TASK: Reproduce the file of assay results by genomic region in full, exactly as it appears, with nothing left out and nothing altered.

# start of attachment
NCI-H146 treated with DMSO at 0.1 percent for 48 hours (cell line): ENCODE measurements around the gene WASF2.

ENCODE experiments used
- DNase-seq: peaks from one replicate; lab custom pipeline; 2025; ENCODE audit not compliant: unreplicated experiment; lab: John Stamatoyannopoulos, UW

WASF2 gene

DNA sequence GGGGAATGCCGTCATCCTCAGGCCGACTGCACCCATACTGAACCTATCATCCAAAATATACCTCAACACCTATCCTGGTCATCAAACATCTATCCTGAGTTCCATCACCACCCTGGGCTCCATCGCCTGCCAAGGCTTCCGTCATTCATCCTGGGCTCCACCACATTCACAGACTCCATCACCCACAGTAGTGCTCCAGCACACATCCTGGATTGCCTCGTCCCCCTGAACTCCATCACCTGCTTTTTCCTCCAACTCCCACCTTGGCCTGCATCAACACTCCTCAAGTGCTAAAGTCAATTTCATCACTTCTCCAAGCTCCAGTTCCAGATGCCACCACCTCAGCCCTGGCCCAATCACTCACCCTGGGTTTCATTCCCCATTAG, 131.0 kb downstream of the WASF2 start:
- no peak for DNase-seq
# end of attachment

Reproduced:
NCI-H146 treated with DMSO at 0.1 percent for 48 hours (cell line): ENCODE measurements around the gene WASF2.

ENCODE experiments used
- DNase-seq: peaks from one replicate; lab custom pipeline; 2025; ENCODE audit not compliant: unreplicated experiment; lab: John Stamatoyannopoulos, UW

WASF2 gene

DNA sequence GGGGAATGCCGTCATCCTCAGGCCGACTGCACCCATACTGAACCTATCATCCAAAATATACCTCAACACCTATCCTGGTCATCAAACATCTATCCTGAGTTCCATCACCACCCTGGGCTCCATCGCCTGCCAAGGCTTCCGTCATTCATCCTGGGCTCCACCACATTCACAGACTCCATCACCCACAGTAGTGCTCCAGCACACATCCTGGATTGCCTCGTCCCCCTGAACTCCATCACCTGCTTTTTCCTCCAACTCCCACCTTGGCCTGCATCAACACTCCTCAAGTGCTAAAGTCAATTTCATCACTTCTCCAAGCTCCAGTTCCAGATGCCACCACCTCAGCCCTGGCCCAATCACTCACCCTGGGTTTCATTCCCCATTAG, 131.0 kb downstream of the WASF2 start:
- no peak for DNase-seq